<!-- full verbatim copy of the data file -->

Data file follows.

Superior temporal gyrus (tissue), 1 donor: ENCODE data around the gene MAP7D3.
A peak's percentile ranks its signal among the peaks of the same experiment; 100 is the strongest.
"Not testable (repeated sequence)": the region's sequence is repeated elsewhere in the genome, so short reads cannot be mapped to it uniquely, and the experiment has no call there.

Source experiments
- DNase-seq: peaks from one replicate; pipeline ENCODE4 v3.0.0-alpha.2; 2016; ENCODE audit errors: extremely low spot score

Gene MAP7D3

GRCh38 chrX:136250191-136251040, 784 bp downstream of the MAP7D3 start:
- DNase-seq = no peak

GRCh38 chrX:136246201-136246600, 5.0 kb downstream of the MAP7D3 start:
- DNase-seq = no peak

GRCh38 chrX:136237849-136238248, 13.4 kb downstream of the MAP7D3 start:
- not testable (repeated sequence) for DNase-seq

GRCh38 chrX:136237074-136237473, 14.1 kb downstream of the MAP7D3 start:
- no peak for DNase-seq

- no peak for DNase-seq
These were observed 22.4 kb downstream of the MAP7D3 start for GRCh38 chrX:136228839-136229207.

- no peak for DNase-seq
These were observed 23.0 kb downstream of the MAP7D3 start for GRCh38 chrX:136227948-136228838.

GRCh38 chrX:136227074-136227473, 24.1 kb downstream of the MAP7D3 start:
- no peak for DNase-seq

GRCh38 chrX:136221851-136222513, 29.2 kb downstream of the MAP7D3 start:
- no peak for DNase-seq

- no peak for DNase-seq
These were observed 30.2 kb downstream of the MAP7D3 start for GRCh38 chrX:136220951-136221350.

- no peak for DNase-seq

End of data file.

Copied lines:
Superior temporal gyrus (tissue), 1 donor: ENCODE data around the gene MAP7D3.
A peak's percentile ranks its signal among the peaks of the same experiment; 100 is the strongest.
"Not testable (repeated sequence)": the region's sequence is repeated elsewhere in the genome, so short reads cannot be mapped to it uniquely, and the experiment has no call there.

Source experiments
- DNase-seq: peaks from one replicate; pipeline ENCODE4 v3.0.0-alpha.2; 2016; ENCODE audit errors: extremely low spot score

Gene MAP7D3

GRCh38 chrX:136250191-136251040, 784 bp downstream of the MAP7D3 start:
- DNase-seq = no peak

GRCh38 chrX:136246201-136246600, 5.0 kb downstream of the MAP7D3 start:
- DNase-seq = no peak

GRCh38 chrX:136237849-136238248, 13.4 kb downstream of the MAP7D3 start:
- not testable (repeated sequence) for DNase-seq

GRCh38 chrX:136237074-136237473, 14.1 kb downstream of the MAP7D3 start:
- no peak for DNase-seq

- no peak for DNase-seq
These were observed 22.4 kb downstream of the MAP7D3 start for GRCh38 chrX:136228839-136229207.

- no peak for DNase-seq
These were observed 23.0 kb downstream of the MAP7D3 start for GRCh38 chrX:136227948-136228838.

GRCh38 chrX:136227074-136227473, 24.1 kb downstream of the MAP7D3 start:
- no peak for DNase-seq

GRCh38 chrX:136221851-136222513, 29.2 kb downstream of the MAP7D3 start:
- no peak for DNase-seq

- no peak for DNase-seq
These were observed 30.2 kb downstream of the MAP7D3 start for GRCh38 chrX:136220951-136221350.

- no peak for DNase-seq